First, it’s Christopher Hitchen’s dying words, Click Here to read my review of his book Mortality). Then it’s Morrie Schwartz’s dying words, Click Here to read my review of the book Tuesday’s With Morrie) and now it’s Kate Bowler’s dying words. Of the 3 I am the saddest for her. Hitchen’s was defiant, arrogant, and pernicious in death; he went out swinging. Morrie, on the other hand, had made his peace with death, he had lived a good long life, and he viewed his slow death from ALS as an opportunity to help others. But Kates life is being cut short, she is too young to feel the way Morrie did, and while she has some of the spunk of Hitchens, she cannot merely curse God and die. Kate want’s to live! She’s 34, happily married, has a two-year-old son, and a promising career ahead of her at Duke Divinity School. In this raw and unvarnished account, Kate has not at all made her peace with death. Is there hope in despair? Is a steadying belief possible in the midst of such sorrow? Using wit, humour, and the full range of human emotions Kate produces a modern-day lament. If you are dying, you should read this book. If you know someone who is dying you should especially read this book, it will help you help them.
For the Love of God Don’t Give Me A Reason!
Kate wrote a New York Times article about her fight with cancer, it was immensely popular, and she received thousands of letters as a result. Unfortunately, a lot of those letters came full of reasons, explanations and trite cliche’s that were intended to help her understand and accept her suffering, most of them did not.
- A Hindu writer said “We have had many millions of births and deaths in different life-forms, so don’t worry, this life shall pass, and your soul will move forward to its next step.
- A Christian neighbour blurted out in the midst of some of the more gruesome parts of living with cancer “Everything happens for a reason, there is some important Divine plan in all of this, God is good all the time.”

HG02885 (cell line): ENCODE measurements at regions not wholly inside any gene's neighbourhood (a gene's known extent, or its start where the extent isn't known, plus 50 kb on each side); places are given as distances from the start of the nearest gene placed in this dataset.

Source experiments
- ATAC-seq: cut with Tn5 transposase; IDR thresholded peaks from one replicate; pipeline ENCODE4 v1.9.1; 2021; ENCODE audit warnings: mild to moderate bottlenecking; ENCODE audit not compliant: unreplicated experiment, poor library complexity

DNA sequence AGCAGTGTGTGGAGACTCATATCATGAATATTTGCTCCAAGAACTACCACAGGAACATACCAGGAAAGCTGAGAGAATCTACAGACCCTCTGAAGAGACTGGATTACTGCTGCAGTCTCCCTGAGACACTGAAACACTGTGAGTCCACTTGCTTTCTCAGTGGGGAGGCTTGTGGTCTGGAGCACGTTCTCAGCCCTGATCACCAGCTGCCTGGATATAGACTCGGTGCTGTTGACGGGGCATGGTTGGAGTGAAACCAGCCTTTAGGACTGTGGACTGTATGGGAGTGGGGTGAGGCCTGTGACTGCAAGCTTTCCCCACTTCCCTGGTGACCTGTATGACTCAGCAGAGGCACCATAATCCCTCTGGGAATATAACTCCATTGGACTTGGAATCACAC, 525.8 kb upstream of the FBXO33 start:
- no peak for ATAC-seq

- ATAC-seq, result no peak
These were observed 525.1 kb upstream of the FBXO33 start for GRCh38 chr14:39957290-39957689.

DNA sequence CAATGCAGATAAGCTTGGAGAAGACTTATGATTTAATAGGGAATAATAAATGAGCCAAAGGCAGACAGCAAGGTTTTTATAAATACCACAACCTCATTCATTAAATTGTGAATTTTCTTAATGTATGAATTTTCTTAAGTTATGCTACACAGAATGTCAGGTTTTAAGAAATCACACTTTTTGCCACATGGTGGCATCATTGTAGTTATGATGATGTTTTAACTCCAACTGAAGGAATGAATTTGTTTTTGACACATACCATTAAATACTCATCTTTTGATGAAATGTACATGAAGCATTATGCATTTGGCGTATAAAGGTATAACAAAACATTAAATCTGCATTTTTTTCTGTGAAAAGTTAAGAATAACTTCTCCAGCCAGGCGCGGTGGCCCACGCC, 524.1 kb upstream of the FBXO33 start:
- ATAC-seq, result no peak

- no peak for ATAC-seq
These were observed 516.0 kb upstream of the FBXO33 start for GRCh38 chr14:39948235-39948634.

- A Secularist wrote in “I find it comforting to believe the universe is random then the God I might believe in could no longer be cruel.
- A ‘power of positive thinking’ guru promised that healing was possible by chiming in “Your attitude determines your destiny.”
- A reformed pastor wrote: “God is a just God to let you die, these are the consequences of your sin.”
- A Medical professional coldly gives advice, “The sooner you get used to the idea of dying the better.”
Kate Bowler understands that to be human is to ask why, but maybe some things like tragedy lie beyond the reach of good reasons and should, therefore, remain untouched by them. If the search for logic in the midst of chaos is a fruitless one, what then?
Give up on the illusion of control and certainty. Before the illness, Kate wrote the world’s first history of the prosperity gospel movement. That entire movement hinges on the twin jewels of control and certainty. If you follow an assortment of spiritual laws, you can control your destiny and be certain to avoid pain and suffering. The more you believe in and adhere to these laws the more control and certainty you have in your life. Of course, all of this is bogus, but as Kate expanded her search beyond the prosperity gospel, she discovered that everyone religious or otherwise tends to build systems of belief and practice that reach desperately for control and certainty. Kate has come to realize that all such reachings end in despair. She concludes that a much better way is the practice of surrender to the will of God, but she is quick to admit that she is not very good at it.
Touch me, be with me, buy me things, don’t say much. It’s the gentle love of others that is needed in times of great sorrow and suffering. Love opens the door for trust, hope, faith and anything good that can be extracted from the stony ground of pain. Her words describe it best:
“At a time when I should have felt abandoned by God, I was not reduced to ashes. I felt like I was floating, floating on the love and prayers of all those who hummed around me like worker bees, bringing notes and flowers and warm socks and quilts embroidered with words of encouragement. They came in like priests and mirrored back to me the face of Jesus…I did not tell them how few of their words are needed but how much their hands are wanted, a hand on my back as I tear up, a hand on my head for a soft prayer for healing, When I feel I am fading away, these hands prop me up and make me new…Joy persists somehow, and I soak in it. Life is so beautiful, life is so hard.”